Latu axed from Wallabies camp after drink-drive turmoil

Australia’s Tolu Latu was reportedly found slumped behind the wheel of a car in the early hours in Sydney, but apparently did not tell his bosses. (AFP pic)

SYDNEY: Tolu Latu was Sunday withdrawn from a Wallabies training camp as he faces drink-driving allegations, with NSW Waratahs coach Daryl Gibson fuming that he only heard about the issue hours before a Super Rugby clash with the Reds.

The hooker was reportedly found slumped behind the wheel of a car in the early hours of Thursday morning in Sydney, but apparently did not tell his bosses.

The news only broke late Saturday, with Gibson upset that he was not made aware of the claims earlier.

“I was pretty disappointed to only learn of it so close to the game,” Gibson told reporters after the Waratahs edged the Reds 40-32 in a pulsating 10-try clash on Saturday.

“That’s the disappointing aspect as a coach. I’m sure there’s a number of things that he needs to say to the team.”

It is another unwanted distraction for the sport and the Tahs, coming just a day after their star fullback Israel Folau was sacked for homophobic comments.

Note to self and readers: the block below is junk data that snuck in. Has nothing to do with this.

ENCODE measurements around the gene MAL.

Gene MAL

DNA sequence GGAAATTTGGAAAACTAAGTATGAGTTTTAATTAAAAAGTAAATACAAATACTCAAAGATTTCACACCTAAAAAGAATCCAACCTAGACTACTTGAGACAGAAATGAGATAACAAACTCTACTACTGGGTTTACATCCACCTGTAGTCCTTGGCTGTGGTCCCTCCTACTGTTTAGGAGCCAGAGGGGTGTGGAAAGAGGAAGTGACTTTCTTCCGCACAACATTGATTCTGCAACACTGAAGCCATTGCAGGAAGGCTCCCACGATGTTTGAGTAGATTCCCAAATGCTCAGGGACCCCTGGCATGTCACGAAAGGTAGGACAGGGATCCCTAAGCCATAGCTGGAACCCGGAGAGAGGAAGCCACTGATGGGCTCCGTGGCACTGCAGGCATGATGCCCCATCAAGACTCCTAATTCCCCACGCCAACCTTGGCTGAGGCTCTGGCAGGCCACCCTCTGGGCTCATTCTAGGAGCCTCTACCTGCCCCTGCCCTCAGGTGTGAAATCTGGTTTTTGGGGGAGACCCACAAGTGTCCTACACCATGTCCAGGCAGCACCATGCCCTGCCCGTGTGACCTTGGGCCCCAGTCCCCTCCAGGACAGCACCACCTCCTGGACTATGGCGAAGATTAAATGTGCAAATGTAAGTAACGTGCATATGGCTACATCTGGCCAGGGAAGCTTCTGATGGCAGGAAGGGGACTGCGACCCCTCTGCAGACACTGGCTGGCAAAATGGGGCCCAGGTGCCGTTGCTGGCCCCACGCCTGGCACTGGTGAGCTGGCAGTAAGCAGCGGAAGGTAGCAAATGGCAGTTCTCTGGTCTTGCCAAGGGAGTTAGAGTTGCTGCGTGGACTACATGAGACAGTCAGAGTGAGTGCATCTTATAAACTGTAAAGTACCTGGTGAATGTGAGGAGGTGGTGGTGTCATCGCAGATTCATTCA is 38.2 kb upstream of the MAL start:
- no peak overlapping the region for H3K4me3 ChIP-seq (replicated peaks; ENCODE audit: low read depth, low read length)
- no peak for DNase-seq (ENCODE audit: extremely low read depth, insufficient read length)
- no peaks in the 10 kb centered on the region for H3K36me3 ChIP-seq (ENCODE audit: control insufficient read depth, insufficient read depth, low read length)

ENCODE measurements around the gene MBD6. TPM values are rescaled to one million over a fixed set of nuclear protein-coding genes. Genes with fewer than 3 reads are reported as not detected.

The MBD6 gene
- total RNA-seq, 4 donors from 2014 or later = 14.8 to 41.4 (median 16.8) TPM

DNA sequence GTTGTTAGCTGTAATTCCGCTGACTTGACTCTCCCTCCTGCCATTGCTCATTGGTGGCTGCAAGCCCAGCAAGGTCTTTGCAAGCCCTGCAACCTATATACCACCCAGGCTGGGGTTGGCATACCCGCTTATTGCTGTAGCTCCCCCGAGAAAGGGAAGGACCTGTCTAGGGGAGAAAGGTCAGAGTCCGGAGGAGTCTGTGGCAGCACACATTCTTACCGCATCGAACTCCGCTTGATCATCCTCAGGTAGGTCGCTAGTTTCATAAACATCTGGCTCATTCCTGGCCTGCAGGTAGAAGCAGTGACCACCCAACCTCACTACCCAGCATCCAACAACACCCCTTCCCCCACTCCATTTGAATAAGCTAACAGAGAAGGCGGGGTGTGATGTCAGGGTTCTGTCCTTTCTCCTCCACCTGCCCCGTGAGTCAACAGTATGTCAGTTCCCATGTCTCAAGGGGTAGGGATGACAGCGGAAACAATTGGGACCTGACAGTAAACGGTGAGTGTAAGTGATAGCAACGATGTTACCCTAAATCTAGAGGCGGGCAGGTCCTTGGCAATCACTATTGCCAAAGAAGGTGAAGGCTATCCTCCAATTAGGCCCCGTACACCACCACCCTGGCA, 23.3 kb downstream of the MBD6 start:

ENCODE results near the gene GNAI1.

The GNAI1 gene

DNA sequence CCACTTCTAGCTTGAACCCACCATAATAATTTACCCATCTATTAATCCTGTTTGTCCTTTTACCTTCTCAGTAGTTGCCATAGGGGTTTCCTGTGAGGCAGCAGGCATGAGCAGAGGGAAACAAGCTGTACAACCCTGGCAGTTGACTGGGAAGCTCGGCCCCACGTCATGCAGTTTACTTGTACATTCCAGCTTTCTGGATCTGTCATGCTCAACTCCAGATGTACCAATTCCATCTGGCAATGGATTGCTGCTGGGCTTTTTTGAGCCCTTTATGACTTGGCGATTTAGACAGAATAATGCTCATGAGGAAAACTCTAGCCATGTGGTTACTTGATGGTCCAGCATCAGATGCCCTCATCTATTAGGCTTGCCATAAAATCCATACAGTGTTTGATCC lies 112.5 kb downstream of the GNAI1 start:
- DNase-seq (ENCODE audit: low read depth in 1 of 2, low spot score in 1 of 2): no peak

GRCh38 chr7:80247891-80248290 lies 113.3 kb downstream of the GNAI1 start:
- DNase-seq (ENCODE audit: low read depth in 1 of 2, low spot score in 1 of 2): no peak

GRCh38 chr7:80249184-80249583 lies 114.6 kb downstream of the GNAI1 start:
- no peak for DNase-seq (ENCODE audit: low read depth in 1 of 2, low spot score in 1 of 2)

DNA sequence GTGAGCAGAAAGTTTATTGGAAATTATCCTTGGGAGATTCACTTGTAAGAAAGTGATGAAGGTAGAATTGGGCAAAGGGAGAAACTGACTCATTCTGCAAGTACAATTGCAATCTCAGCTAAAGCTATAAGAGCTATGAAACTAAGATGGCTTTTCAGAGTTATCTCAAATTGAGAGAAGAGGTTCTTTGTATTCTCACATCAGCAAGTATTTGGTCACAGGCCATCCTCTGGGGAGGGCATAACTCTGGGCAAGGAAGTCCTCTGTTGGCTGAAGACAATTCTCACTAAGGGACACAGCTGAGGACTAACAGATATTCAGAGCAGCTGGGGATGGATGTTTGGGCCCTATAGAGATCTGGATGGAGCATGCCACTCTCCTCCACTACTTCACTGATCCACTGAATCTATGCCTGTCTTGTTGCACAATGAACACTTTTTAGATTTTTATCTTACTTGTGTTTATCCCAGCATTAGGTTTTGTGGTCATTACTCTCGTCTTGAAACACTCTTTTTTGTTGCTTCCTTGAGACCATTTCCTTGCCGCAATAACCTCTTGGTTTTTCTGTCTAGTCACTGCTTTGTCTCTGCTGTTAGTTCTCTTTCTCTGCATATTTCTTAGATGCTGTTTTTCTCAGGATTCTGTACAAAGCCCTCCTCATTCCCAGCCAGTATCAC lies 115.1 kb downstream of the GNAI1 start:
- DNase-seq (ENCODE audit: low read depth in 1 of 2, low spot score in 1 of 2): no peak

The deeply Christian Folau, who posted on Instagram that “hell awaits” gay people and others he says are sinners, has 72 hours to appeal, with the case potentially heading to the courts.

Rugby Australia said Latu would return to Sydney from Brisbane and miss the training camp, part of the Wallabies build-up to the World Cup this year.

“Latu will meet with Rugby Australia’s Integrity Unit as well as New South Wales Rugby CEO Andrew Hore on Monday,” the governing body said in a statement. “The matter is still under investigation.”

Latu, 26, came off the bench to play against the Reds, with Hore saying he checked with Super Rugby’s governing body SANZAAR and Rugby Australia to ensure he was still eligible.

“As far as we are aware, he’s an innocent man until there has been a formal investigation. You have to be fair,” he told reporters.

“We went through all the processes. When you find out late in the piece, it makes it really tough.”

Latu, a friend of Folau’s, has only just returned from a six-week suspension for dangerous play and is seen as a contender for the Wallabies squad to play the World Cup in Japan.

Hore cautioned against trying to connect Latu’s issue with Folau.

“You can’t connect the two,” he said. “The complexity of case A (Folau) was pretty full on, so you’ve got to take each hurdle as it comes.”